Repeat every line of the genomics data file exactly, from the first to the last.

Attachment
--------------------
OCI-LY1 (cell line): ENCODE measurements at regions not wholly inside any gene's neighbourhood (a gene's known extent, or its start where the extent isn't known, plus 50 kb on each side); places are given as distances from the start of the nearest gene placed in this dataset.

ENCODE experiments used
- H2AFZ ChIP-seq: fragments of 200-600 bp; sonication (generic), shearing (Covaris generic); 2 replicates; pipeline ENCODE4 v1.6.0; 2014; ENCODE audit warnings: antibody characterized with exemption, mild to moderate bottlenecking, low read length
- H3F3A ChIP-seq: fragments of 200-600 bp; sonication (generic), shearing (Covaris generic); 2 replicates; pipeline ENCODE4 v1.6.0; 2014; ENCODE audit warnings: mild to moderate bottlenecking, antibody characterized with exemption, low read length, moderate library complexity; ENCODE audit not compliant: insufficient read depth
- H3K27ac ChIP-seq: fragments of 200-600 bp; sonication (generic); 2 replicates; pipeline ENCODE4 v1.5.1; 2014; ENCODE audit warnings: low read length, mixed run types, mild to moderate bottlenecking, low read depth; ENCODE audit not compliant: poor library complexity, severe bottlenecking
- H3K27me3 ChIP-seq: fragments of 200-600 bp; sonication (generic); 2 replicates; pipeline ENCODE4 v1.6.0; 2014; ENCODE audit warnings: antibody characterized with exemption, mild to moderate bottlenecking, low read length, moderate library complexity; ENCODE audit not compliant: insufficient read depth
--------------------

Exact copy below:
OCI-LY1 (cell line): ENCODE measurements at regions not wholly inside any gene's neighbourhood (a gene's known extent, or its start where the extent isn't known, plus 50 kb on each side); places are given as distances from the start of the nearest gene placed in this dataset.

ENCODE experiments used
- H2AFZ ChIP-seq: fragments of 200-600 bp; sonication (generic), shearing (Covaris generic); 2 replicates; pipeline ENCODE4 v1.6.0; 2014; ENCODE audit warnings: antibody characterized with exemption, mild to moderate bottlenecking, low read length
- H3F3A ChIP-seq: fragments of 200-600 bp; sonication (generic), shearing (Covaris generic); 2 replicates; pipeline ENCODE4 v1.6.0; 2014; ENCODE audit warnings: mild to moderate bottlenecking, antibody characterized with exemption, low read length, moderate library complexity; ENCODE audit not compliant: insufficient read depth
- H3K27ac ChIP-seq: fragments of 200-600 bp; sonication (generic); 2 replicates; pipeline ENCODE4 v1.5.1; 2014; ENCODE audit warnings: low read length, mixed run types, mild to moderate bottlenecking, low read depth; ENCODE audit not compliant: poor library complexity, severe bottlenecking
- H3K27me3 ChIP-seq: fragments of 200-600 bp; sonication (generic); 2 replicates; pipeline ENCODE4 v1.6.0; 2014; ENCODE audit warnings: antibody characterized with exemption, mild to moderate bottlenecking, low read length, moderate library complexity; ENCODE audit not compliant: insufficient read depth